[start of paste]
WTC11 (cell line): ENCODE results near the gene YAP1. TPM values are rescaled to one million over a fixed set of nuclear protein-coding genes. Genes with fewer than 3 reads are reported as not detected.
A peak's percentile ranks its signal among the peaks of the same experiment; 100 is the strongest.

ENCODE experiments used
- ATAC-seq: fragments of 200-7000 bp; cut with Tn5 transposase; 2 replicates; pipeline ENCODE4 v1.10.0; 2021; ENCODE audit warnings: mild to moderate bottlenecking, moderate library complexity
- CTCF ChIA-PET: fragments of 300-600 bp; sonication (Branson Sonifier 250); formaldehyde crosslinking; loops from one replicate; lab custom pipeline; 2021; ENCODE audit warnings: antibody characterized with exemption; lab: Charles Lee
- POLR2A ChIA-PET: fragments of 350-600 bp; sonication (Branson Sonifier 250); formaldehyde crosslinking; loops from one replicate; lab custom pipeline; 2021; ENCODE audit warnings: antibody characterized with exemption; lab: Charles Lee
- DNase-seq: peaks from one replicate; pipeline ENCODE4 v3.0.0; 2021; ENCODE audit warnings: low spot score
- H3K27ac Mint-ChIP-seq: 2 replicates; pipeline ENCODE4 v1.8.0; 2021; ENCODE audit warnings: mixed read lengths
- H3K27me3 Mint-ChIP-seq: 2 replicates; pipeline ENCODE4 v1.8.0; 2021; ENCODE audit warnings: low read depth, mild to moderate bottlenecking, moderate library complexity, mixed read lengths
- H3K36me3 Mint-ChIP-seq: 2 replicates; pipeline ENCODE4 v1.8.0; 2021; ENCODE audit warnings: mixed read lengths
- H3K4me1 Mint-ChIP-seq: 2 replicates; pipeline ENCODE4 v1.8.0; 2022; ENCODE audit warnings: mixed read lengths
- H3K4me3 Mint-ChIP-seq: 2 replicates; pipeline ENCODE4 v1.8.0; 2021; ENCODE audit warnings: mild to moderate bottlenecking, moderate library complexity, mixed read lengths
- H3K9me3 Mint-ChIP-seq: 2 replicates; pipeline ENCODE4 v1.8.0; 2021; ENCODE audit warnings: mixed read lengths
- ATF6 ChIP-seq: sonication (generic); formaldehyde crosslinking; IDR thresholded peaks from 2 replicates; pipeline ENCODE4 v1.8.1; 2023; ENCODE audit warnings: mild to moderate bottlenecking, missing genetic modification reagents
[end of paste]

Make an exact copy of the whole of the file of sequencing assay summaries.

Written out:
WTC11 (cell line): ENCODE results near the gene YAP1. TPM values are rescaled to one million over a fixed set of nuclear protein-coding genes. Genes with fewer than 3 reads are reported as not detected.
A peak's percentile ranks its signal among the peaks of the same experiment; 100 is the strongest.

ENCODE experiments used
- ATAC-seq: fragments of 200-7000 bp; cut with Tn5 transposase; 2 replicates; pipeline ENCODE4 v1.10.0; 2021; ENCODE audit warnings: mild to moderate bottlenecking, moderate library complexity
- CTCF ChIA-PET: fragments of 300-600 bp; sonication (Branson Sonifier 250); formaldehyde crosslinking; loops from one replicate; lab custom pipeline; 2021; ENCODE audit warnings: antibody characterized with exemption; lab: Charles Lee
- POLR2A ChIA-PET: fragments of 350-600 bp; sonication (Branson Sonifier 250); formaldehyde crosslinking; loops from one replicate; lab custom pipeline; 2021; ENCODE audit warnings: antibody characterized with exemption; lab: Charles Lee
- DNase-seq: peaks from one replicate; pipeline ENCODE4 v3.0.0; 2021; ENCODE audit warnings: low spot score
- H3K27ac Mint-ChIP-seq: 2 replicates; pipeline ENCODE4 v1.8.0; 2021; ENCODE audit warnings: mixed read lengths
- H3K27me3 Mint-ChIP-seq: 2 replicates; pipeline ENCODE4 v1.8.0; 2021; ENCODE audit warnings: low read depth, mild to moderate bottlenecking, moderate library complexity, mixed read lengths
- H3K36me3 Mint-ChIP-seq: 2 replicates; pipeline ENCODE4 v1.8.0; 2021; ENCODE audit warnings: mixed read lengths
- H3K4me1 Mint-ChIP-seq: 2 replicates; pipeline ENCODE4 v1.8.0; 2022; ENCODE audit warnings: mixed read lengths
- H3K4me3 Mint-ChIP-seq: 2 replicates; pipeline ENCODE4 v1.8.0; 2021; ENCODE audit warnings: mild to moderate bottlenecking, moderate library complexity, mixed read lengths
- H3K9me3 Mint-ChIP-seq: 2 replicates; pipeline ENCODE4 v1.8.0; 2021; ENCODE audit warnings: mixed read lengths
- ATF6 ChIP-seq: sonication (generic); formaldehyde crosslinking; IDR thresholded peaks from 2 replicates; pipeline ENCODE4 v1.8.1; 2023; ENCODE audit warnings: mild to moderate bottlenecking, missing genetic modification reagents